Definition of mask verb from the Oxford Advanced Learner's Dictionary

 

mask

 verb
verb
BrE BrE//mɑːsk//
 
; NAmE NAmE//mæsk//
 
Verb Forms present simple I / you / we / they mask
BrE BrE//mɑːsk//
 
; NAmE NAmE//mæsk//
 
he / she / it masks
BrE BrE//mɑːsks//
 
; NAmE NAmE//mæsks//
 
past simple masked
BrE BrE//mɑːskt//
 
; NAmE NAmE//mæskt//
 
past participle masked
BrE BrE//mɑːskt//
 
; NAmE NAmE//mæskt//
 
-ing form masking
BrE BrE//ˈmɑːskɪŋ//
 
; NAmE NAmE//ˈmæskɪŋ//
 
 
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mask something to hide a feeling, smell, fact, etc. so that it cannot be easily seen or noticed synonym disguise, veil She masked her anger with a smile. Synonymshideconceal cover disguise mask camouflageThese words all mean to put or keep somebody/​something in a place where they/​it cannot be seen or found, or to keep the truth or your feelings secret.hide to put or keep somebody/​something in a place where they/​it cannot be seen or found; to keep something secret, especially your feelings:He hid the letter in a drawer. She managed to hide her disappointment.conceal (formal) to hide somebody/​something; to keep something secret:The paintings were concealed beneath a thick layer of plaster. Tim could barely conceal his disappointment. When it is being used to talk about emotions, conceal is often used in negative statements. cover to place something over or in front of something in order to hide it:She covered her face with her hands.disguise to hide or change the nature of something, so that it cannot be recognized:He tried to disguise his accent.mask to hide a feeling, smell, fact, etc. so that it cannot be easily seen or noticed:She masked her anger with a smile.camouflage to hide somebody/​something by making them/​it look like the things around, or like something else:The soldiers camouflaged themselves with leaves and twigs.Patterns to hide/​conceal/​disguise/​mask/​camouflage something behind something to hide/​conceal something under something to hide/​conceal something from somebody to hide/​conceal/​disguise/​mask the truth/​the fact that… to hide/​conceal/​disguise/​mask your feelings Word Origin mid 16th cent.: from French masque, from Italian maschera, mascara, probably from medieval Latin masca ‘witch, spectre’, but influenced by Arabic mask̲ara ‘buffoon’.Extra examples Varnish tends to mask the natural grain of the wood. Wood stains provide good protection but tend to mask the natural grain of the wood. Spices were used to mask the unpleasant taste of the meat.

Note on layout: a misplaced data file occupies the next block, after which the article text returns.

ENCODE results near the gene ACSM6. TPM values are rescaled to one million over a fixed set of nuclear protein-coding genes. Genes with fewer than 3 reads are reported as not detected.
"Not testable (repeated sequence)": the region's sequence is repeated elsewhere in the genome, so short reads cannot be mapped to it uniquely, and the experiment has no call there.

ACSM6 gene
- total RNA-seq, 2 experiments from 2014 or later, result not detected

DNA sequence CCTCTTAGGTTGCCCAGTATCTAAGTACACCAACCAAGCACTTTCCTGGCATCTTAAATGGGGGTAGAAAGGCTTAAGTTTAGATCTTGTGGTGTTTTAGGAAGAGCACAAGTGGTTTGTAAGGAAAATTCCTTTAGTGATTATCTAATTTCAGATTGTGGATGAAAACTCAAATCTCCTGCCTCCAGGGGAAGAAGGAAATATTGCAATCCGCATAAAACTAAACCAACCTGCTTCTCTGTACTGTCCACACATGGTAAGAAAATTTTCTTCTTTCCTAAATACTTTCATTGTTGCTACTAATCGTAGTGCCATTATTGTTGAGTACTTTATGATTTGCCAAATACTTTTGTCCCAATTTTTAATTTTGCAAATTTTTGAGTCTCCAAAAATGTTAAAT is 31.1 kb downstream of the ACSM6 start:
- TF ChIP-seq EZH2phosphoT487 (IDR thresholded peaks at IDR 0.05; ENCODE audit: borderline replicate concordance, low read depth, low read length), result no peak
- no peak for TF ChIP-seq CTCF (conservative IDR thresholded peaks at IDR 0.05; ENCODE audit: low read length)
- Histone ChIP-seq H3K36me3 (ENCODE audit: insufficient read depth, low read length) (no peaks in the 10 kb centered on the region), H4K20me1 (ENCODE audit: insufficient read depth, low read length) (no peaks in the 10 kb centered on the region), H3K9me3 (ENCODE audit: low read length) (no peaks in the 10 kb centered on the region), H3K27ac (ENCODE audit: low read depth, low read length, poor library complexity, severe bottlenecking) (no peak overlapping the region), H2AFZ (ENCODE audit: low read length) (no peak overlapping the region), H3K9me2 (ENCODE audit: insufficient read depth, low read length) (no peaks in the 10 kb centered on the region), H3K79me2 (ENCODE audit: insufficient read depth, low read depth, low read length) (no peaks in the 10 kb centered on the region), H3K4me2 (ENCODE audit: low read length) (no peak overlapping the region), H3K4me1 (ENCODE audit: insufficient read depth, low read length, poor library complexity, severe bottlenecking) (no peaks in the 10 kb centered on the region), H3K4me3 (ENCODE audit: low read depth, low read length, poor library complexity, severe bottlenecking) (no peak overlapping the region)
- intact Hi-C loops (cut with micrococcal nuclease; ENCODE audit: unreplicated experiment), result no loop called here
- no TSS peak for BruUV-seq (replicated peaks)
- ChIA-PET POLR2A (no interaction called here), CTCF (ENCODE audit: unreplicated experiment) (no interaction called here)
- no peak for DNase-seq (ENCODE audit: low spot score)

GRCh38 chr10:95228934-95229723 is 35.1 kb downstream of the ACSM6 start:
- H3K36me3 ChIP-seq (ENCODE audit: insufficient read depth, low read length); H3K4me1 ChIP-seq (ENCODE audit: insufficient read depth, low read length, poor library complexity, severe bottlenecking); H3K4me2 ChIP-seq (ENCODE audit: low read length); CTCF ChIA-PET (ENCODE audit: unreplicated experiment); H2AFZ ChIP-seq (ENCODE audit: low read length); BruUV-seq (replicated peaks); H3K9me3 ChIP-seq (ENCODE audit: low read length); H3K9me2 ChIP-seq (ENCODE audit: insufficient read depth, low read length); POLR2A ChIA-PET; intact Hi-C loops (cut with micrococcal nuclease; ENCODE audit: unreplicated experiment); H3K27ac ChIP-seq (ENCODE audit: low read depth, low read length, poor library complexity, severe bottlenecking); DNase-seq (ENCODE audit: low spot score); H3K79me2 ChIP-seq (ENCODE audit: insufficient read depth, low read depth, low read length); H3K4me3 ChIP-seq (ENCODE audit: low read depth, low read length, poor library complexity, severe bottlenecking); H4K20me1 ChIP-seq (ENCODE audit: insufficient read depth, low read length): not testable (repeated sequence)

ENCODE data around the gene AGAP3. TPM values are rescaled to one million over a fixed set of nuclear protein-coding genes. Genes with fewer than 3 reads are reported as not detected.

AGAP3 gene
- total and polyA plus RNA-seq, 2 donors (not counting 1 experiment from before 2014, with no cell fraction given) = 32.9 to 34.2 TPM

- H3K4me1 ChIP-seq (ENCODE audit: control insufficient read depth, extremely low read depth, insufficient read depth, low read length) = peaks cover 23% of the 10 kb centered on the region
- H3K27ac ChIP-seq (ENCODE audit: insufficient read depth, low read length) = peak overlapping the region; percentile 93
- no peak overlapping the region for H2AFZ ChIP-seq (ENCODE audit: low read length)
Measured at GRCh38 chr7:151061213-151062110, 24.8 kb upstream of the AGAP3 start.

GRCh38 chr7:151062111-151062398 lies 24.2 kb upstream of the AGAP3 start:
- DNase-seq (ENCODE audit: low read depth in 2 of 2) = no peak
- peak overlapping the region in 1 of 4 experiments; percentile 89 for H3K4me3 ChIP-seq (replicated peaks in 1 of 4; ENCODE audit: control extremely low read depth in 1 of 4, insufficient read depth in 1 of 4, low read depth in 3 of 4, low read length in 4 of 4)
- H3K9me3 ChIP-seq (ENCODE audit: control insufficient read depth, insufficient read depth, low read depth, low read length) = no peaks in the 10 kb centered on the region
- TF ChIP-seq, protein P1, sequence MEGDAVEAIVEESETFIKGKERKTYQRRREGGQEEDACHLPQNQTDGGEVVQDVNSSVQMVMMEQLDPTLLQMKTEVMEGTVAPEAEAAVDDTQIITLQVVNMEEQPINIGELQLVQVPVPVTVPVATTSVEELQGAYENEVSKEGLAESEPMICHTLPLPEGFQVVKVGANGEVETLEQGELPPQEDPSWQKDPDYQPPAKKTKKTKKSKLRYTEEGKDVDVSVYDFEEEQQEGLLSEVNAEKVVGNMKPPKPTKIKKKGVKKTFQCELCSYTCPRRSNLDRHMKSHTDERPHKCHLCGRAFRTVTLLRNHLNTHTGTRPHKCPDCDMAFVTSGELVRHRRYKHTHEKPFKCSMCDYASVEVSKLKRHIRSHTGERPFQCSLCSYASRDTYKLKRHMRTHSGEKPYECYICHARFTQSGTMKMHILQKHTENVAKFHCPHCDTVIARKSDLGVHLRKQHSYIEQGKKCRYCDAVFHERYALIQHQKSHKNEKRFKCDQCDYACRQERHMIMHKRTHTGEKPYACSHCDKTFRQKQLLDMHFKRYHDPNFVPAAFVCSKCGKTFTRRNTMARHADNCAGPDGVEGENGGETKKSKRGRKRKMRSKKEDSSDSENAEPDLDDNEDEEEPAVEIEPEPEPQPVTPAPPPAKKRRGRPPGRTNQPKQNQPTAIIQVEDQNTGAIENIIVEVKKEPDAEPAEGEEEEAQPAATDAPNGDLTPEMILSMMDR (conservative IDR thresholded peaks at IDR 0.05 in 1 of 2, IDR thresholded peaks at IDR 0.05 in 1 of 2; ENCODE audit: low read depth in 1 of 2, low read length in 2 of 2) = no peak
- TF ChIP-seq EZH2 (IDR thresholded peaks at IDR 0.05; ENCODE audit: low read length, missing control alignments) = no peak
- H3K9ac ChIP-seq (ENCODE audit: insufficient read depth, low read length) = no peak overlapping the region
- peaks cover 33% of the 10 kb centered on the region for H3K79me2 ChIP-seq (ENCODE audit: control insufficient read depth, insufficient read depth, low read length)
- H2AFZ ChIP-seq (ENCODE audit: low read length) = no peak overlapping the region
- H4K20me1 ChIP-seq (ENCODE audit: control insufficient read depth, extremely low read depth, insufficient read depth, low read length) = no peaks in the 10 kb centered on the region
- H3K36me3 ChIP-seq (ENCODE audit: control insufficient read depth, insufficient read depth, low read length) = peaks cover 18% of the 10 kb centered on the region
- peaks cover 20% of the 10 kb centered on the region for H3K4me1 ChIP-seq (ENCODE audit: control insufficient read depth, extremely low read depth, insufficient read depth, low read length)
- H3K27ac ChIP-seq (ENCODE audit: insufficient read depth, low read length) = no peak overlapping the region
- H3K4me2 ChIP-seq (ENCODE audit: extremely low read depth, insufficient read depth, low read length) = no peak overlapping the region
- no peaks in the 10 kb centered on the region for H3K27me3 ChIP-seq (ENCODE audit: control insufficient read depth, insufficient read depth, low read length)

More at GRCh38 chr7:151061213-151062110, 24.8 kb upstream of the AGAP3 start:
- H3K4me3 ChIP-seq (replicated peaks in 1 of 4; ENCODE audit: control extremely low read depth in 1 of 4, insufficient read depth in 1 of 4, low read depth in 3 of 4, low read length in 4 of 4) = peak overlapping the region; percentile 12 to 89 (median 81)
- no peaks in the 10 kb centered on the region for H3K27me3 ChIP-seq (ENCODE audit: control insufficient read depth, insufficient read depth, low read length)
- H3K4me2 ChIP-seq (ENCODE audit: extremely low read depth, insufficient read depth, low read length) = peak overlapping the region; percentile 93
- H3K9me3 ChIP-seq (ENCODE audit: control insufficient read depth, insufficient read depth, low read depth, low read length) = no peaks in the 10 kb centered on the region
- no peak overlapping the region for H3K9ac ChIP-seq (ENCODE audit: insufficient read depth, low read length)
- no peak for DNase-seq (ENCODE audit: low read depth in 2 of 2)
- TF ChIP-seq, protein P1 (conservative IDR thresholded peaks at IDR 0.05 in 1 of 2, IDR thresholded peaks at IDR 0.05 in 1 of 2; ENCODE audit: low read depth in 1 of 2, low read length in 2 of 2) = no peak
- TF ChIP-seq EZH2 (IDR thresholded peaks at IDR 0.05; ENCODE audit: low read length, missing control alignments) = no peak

See the Oxford Advanced American Dictionary entry: mask